The Association of Professional Engineers, Scientists and Managers (APESMA) says at this stage it looks like the Commodore – an Australian icon for 33 years and Australia’s best selling car for the past 15 years – will be replaced by a front-wheel drive medium car before the end of the decade.
APESMA chief executive Chris Walton described the impending shift to overseas design and engineering of the Commodore as a “disaster” for the local industry.
“Senior management have confirmed to APESMA that it is highly likely that the 2014 Commodore will be the last one engineered in Australia,” Mr Walton told ABC News.
He said Holden and parent company General Motors were considering the shift to a global vehicle architecture and overseas engineering and design work for the Commodore-after-next.
“Unfortunately, we think it is highly likely they are going to make this decision.”
Mr Walton said as many as 350 jobs could be lost from GM Holden’s Fisherman’s Bend facility in Port Melbourne if Commodore development was shifted overseas, and insisted the flow-on effects could threaten thousands of local manufacturing and supplier jobs.
Holden says it has not yet finalised its decisions about future design and engineering work on the vehicle that will replace the 2014 Commodore.
“The issues being raised in the media today relate to decisions for the new products which Australians won’t see until closer to the end of the decade.“We have been very open with our employees, unions, media and government about some of the options and the challenges we face in the local market, in terms of global competition for capital investment and the regulatory environment.“But what we don’t do is comment on our EBA negotiations in the media, nor do we speculate about very long-term future models, and we certainly don’t intend to give our global competitors a free kick.”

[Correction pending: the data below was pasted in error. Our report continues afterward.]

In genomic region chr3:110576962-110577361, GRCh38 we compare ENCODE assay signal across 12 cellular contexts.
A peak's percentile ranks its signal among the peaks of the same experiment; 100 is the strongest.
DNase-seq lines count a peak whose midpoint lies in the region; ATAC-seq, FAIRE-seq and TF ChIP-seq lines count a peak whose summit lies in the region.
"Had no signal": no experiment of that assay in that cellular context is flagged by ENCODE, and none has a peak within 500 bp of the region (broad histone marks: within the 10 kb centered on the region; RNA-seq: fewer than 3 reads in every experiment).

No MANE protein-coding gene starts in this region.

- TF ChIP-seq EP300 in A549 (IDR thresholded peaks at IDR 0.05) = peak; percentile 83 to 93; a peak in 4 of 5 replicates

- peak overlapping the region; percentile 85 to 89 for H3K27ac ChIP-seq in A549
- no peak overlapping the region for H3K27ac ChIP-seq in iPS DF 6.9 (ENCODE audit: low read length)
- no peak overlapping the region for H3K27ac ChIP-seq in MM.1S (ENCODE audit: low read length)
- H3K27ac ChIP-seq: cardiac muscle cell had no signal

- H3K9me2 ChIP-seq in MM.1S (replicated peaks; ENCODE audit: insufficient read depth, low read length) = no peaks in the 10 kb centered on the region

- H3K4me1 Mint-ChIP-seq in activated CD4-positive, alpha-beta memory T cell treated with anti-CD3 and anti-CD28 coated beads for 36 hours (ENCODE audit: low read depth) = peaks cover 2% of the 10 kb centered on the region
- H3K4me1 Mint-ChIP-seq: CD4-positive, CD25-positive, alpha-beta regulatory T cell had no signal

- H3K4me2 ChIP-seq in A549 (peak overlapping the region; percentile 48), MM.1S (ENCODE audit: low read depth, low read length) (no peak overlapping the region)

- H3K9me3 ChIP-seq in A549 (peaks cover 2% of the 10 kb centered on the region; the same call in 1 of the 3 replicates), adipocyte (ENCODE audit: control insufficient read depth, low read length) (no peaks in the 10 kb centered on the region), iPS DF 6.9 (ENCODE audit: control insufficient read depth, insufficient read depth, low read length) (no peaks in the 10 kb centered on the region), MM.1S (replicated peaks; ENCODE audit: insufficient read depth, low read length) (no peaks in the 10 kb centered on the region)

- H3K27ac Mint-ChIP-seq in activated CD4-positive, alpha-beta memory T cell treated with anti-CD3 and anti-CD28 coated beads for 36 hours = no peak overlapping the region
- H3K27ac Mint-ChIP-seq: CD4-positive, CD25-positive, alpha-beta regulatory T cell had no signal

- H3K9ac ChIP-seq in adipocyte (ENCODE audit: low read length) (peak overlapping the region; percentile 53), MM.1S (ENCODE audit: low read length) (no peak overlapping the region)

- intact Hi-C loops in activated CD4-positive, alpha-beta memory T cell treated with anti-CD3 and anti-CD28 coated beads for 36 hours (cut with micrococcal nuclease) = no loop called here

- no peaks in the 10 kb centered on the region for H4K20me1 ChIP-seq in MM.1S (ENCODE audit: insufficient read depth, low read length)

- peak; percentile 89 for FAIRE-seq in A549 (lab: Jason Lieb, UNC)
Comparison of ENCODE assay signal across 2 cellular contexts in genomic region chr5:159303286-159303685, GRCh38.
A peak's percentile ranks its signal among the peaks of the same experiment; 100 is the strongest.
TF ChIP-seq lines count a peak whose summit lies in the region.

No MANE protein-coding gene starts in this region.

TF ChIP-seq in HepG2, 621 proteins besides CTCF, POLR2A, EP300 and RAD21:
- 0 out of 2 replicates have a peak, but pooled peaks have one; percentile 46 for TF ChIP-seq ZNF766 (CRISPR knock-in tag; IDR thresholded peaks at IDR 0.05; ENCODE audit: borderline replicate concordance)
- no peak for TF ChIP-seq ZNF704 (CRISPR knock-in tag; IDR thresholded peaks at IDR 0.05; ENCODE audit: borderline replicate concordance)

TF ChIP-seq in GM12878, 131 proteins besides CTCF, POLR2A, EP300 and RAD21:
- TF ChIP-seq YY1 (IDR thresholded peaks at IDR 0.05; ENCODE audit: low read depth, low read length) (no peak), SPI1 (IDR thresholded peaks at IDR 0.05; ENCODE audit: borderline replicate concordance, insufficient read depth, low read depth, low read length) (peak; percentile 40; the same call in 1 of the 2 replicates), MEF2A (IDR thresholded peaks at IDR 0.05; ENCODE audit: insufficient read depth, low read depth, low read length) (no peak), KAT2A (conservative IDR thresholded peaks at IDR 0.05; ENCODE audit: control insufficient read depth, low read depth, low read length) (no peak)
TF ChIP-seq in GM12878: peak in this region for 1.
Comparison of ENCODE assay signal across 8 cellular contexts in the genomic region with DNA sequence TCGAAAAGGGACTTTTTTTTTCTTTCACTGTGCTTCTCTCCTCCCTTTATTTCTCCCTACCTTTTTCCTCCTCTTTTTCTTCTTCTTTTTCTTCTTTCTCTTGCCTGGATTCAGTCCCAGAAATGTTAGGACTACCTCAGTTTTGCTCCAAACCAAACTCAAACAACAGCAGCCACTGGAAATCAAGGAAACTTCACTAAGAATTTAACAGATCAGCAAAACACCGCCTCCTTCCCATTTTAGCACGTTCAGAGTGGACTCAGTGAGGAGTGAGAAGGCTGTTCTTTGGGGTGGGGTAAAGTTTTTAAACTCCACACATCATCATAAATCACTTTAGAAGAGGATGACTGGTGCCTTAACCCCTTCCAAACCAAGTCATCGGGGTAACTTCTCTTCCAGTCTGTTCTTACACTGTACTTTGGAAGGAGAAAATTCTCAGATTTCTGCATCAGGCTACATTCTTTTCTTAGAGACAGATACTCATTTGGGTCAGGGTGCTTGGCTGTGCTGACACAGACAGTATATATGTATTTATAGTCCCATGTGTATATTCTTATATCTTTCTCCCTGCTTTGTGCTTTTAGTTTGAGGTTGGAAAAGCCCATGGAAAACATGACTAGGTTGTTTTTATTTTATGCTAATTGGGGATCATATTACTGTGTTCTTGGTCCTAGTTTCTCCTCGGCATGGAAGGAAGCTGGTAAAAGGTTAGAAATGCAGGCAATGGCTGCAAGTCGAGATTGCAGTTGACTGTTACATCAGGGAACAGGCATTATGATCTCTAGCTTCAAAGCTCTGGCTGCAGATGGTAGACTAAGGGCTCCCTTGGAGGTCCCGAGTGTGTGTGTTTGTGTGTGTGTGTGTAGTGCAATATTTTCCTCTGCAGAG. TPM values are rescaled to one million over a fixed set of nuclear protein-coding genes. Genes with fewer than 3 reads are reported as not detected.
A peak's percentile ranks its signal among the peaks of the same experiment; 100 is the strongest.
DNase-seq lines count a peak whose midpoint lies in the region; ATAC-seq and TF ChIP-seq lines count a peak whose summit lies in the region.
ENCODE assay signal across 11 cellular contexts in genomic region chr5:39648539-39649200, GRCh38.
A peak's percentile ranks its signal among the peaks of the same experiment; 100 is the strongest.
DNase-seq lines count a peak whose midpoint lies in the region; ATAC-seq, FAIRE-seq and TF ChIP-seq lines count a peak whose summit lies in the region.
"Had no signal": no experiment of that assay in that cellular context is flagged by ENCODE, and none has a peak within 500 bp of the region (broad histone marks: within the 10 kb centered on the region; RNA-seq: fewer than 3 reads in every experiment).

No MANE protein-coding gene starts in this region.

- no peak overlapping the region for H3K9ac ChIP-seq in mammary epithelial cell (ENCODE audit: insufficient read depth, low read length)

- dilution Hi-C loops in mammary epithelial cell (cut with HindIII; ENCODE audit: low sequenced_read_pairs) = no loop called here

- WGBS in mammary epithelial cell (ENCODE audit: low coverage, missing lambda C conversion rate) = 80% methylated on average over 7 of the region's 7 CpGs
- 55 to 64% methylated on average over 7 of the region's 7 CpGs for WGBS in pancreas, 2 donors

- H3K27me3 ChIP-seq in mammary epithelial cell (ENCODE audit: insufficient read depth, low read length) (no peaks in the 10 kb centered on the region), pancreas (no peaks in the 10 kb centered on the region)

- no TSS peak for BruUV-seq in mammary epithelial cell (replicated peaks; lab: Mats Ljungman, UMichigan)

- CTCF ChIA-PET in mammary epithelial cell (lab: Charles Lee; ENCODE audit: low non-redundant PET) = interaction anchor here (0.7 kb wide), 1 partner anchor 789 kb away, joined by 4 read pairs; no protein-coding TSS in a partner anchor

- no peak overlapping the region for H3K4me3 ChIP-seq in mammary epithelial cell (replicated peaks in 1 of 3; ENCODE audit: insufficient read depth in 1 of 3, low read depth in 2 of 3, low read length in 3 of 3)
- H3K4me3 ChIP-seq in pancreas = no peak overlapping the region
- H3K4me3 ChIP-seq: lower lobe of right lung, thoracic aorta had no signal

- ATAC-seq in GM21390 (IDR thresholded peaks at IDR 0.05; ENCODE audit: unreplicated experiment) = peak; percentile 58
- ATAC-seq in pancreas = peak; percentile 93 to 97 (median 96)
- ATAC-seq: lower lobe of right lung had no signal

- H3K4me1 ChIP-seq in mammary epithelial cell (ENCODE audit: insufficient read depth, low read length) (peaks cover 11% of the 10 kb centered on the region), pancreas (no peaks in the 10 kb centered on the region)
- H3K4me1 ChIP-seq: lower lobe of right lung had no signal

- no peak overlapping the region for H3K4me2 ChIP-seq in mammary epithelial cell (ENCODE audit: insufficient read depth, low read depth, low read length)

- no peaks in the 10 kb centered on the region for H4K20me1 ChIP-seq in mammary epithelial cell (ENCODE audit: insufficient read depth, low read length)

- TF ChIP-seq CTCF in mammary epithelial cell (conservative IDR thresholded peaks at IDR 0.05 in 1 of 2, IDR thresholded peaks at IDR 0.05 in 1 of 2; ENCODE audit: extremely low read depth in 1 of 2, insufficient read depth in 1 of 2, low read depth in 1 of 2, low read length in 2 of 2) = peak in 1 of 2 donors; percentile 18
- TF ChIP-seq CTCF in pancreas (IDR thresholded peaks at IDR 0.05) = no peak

GM Holden chairman and managing director Mike Devereux told ABC radio said the future of the 2014 Commodore is not in doubt.
“The next generation Commodore is an Australian car. We engineered and designed it in Port Melbourne. We’re going to build it in Adelaide,” Mr Devereux said.“The Commodore is 100 per cent designed, engineered, manufactured in Australia today and the next Commodore 100 per cent designed, engineered, manufactured in Australia for many, many, many more years.”
Mr Devereux admitted the Australian automotive industry was a complex one, but he said Holden intended to be a big part of it beyond 2014.
“It is difficult today to do things in Australia, to continue to manufacture things in Australia with the economic and political climate that we’ve got, and we at Holden fight every single day for the right to continue to do the three things that we do here … design, build and engineer cars,” he said.“There is definitely a role for Australia in the long term plan.”
Federal Industry Minister Kim Carr told the ABC’s AM that the Government expects the Commodore to be built in Australia until at least 2014, but admitted the future was less clear beyond there.
“This industry … is capital intensive, decisions are made on a long-term basis," Mr Carr said. "We are in the process of discussion about these questions."
Mr Walton told ABC News he did not believe Australians would accept a foreign-designed and -engineered Commodore as their own.
“I think Holden is likely to say that because a car is still bolted together in Australia, they may try and still argue that they are producing an Australian car," he said."That would be simply conning the Australian community.”